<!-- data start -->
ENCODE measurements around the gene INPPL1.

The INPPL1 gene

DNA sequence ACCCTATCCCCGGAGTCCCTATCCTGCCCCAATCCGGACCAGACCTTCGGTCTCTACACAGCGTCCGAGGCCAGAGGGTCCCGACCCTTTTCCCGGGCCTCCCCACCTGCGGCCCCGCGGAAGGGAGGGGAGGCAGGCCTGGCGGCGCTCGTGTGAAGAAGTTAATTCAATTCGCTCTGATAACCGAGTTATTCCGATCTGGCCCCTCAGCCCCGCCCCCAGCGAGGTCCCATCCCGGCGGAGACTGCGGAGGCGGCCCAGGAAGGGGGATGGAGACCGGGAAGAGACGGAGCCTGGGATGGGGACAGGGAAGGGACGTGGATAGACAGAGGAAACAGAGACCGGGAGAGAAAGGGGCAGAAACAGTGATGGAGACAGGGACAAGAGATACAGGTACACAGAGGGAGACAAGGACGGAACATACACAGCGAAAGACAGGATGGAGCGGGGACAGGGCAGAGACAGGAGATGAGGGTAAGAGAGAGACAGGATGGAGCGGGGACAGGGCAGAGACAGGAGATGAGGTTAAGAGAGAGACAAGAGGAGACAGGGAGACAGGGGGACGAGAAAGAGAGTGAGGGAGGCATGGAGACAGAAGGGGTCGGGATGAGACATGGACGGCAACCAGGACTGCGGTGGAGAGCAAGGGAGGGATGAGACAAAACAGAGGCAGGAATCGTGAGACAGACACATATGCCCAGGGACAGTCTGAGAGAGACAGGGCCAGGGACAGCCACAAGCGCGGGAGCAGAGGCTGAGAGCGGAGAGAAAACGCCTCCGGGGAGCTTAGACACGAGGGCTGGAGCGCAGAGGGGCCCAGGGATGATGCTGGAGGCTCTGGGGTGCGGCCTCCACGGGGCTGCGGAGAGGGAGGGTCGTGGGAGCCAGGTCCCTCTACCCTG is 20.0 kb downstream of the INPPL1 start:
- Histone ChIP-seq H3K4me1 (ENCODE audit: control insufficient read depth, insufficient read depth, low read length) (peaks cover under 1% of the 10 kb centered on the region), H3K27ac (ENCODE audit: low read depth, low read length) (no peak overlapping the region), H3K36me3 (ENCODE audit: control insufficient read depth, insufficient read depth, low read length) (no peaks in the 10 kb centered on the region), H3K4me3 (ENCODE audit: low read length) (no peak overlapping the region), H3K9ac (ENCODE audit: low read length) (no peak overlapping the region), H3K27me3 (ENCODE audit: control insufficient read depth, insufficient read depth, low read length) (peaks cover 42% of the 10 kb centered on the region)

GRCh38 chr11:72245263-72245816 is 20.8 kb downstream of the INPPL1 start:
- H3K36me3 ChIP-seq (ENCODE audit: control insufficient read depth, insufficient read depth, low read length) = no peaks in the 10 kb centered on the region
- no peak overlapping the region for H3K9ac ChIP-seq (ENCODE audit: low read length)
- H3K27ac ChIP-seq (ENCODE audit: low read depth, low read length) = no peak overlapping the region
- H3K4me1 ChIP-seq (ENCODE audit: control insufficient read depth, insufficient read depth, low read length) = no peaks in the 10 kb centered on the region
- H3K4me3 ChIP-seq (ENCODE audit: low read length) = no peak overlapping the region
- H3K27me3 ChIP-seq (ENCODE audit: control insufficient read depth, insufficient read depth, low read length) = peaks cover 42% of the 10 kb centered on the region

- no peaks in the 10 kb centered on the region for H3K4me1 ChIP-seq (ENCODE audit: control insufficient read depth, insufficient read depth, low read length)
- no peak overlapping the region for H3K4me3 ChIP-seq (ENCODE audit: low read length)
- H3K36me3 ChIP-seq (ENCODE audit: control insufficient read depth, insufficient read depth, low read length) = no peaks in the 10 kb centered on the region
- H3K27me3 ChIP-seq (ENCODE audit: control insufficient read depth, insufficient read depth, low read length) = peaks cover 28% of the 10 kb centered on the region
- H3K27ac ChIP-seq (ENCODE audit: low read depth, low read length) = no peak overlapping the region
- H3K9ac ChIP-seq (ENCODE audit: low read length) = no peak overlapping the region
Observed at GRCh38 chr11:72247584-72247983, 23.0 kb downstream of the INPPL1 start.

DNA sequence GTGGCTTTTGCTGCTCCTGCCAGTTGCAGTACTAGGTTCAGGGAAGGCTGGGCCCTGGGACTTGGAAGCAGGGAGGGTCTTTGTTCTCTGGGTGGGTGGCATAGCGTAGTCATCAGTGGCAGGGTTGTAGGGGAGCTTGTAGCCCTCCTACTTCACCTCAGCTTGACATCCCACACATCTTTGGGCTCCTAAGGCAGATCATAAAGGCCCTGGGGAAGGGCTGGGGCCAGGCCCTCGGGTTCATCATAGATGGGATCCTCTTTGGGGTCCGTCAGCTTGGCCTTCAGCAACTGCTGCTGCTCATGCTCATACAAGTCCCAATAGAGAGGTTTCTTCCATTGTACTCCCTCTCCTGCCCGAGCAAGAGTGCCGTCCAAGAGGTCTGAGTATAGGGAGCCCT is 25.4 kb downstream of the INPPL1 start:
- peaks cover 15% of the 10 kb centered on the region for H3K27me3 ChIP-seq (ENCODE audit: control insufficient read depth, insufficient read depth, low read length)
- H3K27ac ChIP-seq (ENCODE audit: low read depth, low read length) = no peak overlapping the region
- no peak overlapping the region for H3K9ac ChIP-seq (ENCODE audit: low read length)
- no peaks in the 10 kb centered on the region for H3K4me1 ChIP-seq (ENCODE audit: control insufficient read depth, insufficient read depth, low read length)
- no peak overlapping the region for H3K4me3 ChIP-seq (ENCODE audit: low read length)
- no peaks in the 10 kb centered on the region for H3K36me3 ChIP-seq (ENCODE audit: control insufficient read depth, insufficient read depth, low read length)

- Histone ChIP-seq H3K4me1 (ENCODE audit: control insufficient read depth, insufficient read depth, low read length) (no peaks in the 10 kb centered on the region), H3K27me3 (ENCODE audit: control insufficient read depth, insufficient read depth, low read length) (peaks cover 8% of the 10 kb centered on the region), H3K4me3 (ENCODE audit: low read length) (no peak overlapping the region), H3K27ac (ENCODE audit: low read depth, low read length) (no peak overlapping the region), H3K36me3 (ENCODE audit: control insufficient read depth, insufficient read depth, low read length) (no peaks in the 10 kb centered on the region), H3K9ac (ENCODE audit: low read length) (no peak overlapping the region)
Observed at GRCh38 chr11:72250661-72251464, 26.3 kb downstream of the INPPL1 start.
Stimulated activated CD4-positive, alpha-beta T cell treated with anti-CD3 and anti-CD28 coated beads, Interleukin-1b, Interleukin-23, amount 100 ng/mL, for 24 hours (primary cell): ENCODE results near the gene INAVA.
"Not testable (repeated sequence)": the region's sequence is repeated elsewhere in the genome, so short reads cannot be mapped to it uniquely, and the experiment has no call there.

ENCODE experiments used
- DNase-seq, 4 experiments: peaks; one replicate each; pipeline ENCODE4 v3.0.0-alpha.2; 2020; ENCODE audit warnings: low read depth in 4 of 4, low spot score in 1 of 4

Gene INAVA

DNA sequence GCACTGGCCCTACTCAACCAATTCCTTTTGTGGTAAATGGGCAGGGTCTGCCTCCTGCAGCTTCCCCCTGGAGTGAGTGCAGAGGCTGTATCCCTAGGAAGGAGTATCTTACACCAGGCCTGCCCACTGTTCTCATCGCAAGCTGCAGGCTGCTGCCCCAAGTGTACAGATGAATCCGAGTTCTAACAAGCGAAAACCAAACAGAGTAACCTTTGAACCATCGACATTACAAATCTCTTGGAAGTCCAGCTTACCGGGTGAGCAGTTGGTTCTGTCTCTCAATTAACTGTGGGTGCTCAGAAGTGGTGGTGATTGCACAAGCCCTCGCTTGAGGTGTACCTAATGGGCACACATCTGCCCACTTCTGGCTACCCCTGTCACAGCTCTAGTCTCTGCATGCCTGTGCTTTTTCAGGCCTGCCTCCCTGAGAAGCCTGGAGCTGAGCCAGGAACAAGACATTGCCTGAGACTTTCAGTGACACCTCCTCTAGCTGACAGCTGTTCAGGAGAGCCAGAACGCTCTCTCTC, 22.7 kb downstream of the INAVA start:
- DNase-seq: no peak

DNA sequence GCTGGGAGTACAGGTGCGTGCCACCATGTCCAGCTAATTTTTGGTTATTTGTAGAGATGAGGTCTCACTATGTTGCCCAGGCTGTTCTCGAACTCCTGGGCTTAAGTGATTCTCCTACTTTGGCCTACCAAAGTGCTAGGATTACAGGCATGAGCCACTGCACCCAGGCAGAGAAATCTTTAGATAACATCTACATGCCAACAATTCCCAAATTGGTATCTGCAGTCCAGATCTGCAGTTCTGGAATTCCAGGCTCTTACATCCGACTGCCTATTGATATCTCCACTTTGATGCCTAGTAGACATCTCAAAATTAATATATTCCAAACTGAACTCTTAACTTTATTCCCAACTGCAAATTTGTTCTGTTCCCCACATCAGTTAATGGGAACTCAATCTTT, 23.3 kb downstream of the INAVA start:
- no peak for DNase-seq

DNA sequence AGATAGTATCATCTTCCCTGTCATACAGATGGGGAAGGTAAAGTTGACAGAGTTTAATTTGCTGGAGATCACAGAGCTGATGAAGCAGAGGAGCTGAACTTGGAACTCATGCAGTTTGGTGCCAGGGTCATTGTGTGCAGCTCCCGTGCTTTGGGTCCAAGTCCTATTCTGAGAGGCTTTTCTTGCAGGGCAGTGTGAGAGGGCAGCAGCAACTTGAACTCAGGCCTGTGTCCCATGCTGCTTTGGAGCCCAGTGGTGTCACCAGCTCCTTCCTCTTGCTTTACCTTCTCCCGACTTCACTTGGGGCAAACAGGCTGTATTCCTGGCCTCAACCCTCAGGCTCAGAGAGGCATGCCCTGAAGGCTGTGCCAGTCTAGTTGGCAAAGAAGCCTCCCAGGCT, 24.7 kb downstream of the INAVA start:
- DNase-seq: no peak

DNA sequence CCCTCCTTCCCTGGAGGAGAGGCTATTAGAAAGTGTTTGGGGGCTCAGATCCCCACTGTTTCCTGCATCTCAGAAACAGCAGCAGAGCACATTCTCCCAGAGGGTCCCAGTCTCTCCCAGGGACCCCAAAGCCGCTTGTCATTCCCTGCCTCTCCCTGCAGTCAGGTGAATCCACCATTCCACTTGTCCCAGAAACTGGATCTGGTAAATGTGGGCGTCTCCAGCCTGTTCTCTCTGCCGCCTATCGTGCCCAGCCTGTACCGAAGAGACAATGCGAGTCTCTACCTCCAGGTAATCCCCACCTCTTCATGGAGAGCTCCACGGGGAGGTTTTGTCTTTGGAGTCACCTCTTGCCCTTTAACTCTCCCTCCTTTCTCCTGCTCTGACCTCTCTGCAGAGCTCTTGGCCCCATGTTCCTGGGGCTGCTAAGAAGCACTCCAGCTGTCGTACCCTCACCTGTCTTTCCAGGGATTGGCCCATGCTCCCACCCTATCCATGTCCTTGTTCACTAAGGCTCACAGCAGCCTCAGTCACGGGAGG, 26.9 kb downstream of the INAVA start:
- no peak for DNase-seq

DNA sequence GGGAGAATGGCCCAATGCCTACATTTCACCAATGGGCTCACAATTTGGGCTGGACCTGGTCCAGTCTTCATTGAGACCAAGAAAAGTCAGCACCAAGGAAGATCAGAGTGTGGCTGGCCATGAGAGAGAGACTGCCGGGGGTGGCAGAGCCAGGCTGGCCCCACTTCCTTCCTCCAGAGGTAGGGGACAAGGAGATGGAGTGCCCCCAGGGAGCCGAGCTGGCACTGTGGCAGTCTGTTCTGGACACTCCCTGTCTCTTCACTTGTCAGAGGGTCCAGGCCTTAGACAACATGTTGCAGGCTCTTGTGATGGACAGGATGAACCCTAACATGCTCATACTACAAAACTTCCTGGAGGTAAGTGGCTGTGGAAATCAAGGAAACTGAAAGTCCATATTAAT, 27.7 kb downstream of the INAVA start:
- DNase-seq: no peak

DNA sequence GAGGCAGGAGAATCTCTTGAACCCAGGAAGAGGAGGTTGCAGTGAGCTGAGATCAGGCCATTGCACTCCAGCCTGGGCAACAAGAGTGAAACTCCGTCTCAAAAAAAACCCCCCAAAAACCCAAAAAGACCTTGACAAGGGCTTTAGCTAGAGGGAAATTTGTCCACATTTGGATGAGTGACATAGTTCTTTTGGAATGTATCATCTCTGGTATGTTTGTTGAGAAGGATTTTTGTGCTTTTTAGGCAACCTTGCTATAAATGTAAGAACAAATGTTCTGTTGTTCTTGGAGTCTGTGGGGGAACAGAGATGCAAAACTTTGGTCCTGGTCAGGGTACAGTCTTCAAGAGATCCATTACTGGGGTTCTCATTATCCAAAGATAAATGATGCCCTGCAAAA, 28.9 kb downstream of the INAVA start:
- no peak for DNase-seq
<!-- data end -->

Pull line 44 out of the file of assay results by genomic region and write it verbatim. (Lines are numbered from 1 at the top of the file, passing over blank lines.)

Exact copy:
- no peak for DNase-seq